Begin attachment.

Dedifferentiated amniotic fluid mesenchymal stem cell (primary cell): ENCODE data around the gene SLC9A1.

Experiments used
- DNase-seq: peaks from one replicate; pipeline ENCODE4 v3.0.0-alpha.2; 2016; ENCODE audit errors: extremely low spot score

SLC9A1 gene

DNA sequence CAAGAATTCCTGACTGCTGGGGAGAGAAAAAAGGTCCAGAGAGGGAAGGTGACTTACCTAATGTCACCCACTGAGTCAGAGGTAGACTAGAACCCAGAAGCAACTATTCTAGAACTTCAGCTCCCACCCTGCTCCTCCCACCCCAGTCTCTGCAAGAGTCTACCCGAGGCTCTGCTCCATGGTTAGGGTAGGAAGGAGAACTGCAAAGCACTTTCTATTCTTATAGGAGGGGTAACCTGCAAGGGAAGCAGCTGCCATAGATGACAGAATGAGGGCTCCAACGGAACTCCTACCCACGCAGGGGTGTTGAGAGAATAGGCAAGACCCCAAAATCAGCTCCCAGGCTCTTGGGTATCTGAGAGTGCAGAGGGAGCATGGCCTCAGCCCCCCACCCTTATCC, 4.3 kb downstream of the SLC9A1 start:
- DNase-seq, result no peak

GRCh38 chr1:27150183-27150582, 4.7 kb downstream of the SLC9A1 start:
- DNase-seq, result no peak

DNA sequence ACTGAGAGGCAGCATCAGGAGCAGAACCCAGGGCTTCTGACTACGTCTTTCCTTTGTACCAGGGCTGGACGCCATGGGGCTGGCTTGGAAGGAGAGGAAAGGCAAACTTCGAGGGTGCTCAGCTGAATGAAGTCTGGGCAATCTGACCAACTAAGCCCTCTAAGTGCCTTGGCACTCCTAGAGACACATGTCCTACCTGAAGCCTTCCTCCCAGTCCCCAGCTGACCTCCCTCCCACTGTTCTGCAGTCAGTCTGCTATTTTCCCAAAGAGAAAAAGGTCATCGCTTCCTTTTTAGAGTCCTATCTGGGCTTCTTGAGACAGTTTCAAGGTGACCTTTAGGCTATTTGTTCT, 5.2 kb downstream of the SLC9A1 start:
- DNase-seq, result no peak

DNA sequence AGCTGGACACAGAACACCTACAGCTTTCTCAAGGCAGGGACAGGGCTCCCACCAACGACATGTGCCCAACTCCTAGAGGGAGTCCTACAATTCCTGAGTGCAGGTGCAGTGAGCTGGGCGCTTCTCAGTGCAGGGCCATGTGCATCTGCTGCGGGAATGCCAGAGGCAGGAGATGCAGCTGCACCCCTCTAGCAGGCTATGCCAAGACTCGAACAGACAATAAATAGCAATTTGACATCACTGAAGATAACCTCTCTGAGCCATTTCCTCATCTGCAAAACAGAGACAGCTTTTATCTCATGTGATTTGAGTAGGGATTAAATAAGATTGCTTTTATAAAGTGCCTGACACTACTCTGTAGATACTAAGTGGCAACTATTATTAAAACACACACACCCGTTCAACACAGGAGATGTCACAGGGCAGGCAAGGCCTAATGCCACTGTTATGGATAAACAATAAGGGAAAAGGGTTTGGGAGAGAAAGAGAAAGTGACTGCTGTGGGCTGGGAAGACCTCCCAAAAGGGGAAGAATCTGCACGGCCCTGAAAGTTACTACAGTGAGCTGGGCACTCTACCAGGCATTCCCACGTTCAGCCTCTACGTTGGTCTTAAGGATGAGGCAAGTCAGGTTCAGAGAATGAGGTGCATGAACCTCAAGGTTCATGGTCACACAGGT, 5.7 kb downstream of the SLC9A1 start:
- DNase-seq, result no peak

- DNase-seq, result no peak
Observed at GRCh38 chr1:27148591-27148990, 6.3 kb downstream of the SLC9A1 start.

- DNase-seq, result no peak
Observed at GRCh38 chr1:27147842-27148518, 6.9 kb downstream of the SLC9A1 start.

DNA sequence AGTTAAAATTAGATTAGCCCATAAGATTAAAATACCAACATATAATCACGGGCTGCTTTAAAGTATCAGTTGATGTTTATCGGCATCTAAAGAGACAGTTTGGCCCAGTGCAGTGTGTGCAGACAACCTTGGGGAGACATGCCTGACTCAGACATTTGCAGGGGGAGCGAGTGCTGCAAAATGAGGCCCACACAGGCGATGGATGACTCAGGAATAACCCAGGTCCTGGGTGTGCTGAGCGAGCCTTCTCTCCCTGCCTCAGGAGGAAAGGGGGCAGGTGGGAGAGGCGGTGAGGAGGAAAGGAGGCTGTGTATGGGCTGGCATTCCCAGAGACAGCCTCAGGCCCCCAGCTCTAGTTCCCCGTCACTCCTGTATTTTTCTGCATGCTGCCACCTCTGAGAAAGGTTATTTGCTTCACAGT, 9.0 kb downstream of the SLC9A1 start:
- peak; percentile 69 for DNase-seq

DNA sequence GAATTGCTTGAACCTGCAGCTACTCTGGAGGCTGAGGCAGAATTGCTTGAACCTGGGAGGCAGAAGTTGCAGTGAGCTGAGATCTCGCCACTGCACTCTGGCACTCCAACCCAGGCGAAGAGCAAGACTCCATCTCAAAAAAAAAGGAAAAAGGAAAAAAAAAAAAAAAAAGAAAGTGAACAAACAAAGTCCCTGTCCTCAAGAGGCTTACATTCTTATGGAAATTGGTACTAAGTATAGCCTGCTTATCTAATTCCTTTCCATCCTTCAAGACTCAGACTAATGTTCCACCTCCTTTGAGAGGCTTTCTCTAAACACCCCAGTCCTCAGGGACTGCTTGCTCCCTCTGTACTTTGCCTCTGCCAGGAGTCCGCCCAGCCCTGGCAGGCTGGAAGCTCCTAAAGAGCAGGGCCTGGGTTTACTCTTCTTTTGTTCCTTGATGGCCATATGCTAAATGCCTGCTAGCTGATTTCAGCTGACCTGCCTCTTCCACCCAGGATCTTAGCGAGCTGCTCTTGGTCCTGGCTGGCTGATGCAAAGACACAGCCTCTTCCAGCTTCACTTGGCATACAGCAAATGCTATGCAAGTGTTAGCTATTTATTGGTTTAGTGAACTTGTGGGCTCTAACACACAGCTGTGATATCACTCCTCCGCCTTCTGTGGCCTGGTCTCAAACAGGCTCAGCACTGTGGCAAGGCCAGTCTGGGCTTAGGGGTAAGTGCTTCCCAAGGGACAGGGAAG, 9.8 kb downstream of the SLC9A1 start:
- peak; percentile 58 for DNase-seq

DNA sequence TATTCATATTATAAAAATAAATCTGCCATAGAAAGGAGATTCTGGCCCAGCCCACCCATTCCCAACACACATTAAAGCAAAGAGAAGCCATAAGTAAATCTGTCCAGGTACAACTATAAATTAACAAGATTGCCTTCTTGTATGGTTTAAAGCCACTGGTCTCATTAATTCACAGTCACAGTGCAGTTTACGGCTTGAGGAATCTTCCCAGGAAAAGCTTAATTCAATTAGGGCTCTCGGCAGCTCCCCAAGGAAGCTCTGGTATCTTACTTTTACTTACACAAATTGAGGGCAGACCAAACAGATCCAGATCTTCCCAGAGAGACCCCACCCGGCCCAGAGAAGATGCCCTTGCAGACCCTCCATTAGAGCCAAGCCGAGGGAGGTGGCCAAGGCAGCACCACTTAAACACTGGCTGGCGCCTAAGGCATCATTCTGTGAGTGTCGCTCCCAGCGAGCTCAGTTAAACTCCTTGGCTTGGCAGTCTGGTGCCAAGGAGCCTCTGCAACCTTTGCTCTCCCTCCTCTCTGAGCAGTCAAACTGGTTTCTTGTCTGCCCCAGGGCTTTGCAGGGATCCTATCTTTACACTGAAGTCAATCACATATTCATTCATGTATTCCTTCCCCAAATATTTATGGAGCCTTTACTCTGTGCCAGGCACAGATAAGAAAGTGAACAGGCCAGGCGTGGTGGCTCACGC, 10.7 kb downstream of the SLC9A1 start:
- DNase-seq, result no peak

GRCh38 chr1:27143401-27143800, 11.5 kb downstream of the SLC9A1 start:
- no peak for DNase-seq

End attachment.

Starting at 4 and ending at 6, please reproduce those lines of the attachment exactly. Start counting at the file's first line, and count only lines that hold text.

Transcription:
SLC9A1 gene

DNA sequence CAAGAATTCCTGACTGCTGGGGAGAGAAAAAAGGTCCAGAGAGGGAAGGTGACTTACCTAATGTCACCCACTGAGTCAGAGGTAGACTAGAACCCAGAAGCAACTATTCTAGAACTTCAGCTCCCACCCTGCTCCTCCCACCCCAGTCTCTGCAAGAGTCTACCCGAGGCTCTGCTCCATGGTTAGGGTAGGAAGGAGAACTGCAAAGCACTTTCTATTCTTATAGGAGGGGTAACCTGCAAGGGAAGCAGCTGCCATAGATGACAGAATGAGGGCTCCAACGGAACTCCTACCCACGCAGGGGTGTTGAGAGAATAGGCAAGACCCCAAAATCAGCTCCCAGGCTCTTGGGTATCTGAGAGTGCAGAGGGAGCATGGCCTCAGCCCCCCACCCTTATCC, 4.3 kb downstream of the SLC9A1 start:
- DNase-seq, result no peak